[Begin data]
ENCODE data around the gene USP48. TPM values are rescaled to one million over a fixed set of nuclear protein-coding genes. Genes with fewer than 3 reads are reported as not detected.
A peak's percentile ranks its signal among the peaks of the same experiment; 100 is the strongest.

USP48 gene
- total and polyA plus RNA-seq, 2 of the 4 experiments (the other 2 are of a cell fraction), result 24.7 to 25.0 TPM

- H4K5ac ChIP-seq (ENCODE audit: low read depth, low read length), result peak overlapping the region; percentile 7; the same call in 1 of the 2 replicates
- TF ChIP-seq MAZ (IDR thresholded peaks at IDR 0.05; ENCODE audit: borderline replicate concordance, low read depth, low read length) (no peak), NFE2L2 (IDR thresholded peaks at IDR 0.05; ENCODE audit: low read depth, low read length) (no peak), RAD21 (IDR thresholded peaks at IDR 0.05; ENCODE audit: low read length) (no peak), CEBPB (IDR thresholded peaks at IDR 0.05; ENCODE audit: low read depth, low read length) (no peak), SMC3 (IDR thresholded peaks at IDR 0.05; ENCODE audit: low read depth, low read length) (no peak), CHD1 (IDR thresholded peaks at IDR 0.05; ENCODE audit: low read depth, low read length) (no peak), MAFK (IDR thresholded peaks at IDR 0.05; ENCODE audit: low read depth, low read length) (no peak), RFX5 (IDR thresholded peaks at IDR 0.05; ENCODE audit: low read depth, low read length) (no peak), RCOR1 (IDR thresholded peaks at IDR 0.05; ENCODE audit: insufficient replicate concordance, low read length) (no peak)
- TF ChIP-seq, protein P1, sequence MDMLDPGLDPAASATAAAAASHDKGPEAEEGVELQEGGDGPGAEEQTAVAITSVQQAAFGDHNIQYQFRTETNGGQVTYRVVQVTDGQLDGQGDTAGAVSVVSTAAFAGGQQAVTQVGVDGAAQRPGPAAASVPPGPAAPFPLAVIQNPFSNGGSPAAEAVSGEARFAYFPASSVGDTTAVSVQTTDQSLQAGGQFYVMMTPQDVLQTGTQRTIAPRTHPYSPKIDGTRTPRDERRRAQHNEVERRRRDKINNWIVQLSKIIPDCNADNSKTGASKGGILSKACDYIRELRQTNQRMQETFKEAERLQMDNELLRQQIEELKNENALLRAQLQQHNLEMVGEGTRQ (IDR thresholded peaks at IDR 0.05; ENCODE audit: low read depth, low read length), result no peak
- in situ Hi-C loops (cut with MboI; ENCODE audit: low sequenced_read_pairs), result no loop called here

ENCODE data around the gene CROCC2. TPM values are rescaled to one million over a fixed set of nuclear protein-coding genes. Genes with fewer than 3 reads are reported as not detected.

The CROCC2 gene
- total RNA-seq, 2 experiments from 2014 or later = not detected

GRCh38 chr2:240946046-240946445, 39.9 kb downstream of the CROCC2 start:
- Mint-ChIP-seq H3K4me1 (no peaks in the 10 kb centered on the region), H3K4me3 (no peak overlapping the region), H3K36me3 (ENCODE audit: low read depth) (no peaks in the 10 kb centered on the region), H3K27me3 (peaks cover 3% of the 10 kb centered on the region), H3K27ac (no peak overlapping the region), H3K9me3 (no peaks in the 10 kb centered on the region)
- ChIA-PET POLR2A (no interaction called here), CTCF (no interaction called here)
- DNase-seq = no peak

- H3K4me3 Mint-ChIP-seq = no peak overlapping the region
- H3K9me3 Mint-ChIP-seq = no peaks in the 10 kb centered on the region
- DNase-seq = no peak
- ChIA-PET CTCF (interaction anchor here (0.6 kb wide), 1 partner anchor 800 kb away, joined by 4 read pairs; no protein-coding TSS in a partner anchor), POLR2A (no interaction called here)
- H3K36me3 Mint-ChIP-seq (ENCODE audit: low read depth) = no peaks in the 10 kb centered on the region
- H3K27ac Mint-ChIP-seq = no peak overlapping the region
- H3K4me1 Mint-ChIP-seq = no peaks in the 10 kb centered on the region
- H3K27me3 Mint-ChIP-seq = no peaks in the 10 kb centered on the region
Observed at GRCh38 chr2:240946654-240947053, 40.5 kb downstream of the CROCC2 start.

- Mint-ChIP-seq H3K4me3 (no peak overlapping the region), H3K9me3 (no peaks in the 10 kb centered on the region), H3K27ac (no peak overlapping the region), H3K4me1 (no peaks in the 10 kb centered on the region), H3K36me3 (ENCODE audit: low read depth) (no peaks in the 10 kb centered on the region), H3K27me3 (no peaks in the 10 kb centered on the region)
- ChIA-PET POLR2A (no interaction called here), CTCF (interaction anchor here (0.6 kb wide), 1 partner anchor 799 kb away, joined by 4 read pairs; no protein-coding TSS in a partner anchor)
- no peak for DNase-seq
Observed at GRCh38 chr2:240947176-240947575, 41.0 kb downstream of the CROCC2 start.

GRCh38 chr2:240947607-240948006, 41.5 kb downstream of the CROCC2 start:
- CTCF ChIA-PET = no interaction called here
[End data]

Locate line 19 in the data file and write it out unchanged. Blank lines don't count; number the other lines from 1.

- ChIA-PET CTCF (interaction anchor here (0.6 kb wide), 1 partner anchor 800 kb away, joined by 4 read pairs; no protein-coding TSS in a partner anchor), POLR2A (no interaction called here)